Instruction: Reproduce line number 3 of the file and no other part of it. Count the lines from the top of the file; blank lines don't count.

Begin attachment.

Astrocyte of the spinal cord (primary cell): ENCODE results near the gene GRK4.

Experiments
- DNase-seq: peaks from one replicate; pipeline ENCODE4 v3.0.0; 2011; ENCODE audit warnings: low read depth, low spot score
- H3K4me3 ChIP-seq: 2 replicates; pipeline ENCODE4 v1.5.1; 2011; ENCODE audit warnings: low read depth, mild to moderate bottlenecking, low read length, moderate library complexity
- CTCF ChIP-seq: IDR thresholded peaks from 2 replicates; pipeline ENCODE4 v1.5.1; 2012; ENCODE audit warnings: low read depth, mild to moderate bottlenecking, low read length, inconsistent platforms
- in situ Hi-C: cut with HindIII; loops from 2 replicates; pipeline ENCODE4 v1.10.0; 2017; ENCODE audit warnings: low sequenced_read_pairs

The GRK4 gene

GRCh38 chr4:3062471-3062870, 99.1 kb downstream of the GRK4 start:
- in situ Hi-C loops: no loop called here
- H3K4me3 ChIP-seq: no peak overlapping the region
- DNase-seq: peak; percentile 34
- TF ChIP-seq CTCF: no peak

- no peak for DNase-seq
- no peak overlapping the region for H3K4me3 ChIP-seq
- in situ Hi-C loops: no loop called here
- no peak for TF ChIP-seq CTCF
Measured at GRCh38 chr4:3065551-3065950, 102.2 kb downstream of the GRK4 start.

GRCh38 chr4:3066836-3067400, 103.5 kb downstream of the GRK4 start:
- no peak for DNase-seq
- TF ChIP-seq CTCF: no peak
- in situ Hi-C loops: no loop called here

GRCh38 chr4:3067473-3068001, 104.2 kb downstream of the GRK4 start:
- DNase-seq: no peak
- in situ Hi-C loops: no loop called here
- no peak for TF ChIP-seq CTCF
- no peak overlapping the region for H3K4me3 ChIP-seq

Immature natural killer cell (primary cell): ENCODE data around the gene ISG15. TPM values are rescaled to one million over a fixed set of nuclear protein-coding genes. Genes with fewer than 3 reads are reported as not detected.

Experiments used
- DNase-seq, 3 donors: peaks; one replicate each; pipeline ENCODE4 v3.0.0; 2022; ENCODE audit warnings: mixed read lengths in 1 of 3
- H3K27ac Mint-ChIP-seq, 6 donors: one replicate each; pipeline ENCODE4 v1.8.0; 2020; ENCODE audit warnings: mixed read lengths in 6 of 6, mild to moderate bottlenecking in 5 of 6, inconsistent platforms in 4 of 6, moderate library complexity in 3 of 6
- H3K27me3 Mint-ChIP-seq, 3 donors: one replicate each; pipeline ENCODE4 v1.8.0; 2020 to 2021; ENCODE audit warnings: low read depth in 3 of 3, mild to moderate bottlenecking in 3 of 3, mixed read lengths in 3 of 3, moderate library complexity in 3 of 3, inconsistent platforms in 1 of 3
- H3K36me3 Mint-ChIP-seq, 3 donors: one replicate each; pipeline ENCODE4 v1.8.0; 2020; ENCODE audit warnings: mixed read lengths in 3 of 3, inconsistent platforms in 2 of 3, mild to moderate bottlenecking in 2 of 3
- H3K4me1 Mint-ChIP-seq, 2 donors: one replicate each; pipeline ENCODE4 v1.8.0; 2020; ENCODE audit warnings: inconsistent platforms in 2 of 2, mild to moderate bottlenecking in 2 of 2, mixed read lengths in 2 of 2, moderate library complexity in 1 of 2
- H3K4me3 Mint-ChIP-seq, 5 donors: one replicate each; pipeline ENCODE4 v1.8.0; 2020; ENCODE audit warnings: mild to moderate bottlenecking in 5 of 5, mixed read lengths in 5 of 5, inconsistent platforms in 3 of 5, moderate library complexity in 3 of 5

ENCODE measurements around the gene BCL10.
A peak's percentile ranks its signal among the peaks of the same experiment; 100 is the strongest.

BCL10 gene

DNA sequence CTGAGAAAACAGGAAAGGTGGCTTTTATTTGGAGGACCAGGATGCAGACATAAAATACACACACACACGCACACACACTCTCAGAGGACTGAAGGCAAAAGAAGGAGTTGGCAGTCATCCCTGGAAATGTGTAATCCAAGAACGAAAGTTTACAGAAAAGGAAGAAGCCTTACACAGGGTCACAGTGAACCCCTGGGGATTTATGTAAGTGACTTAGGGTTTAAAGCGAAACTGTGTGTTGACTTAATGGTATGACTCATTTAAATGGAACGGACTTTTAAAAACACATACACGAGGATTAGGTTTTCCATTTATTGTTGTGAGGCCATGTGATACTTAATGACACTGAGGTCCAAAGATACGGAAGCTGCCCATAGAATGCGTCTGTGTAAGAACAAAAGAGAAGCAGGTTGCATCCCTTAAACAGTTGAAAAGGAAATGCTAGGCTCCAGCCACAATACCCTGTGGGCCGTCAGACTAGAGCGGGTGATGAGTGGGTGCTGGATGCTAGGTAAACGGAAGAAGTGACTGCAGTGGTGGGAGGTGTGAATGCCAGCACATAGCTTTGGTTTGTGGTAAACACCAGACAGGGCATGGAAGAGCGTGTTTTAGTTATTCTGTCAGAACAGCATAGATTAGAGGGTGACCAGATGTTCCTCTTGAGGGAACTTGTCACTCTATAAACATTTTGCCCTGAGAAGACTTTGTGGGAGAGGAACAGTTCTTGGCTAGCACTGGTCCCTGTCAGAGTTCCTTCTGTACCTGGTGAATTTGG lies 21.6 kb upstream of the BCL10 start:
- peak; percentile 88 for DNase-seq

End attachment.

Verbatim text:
- DNase-seq: peaks from one replicate; pipeline ENCODE4 v3.0.0; 2011; ENCODE audit warnings: low read depth, low spot score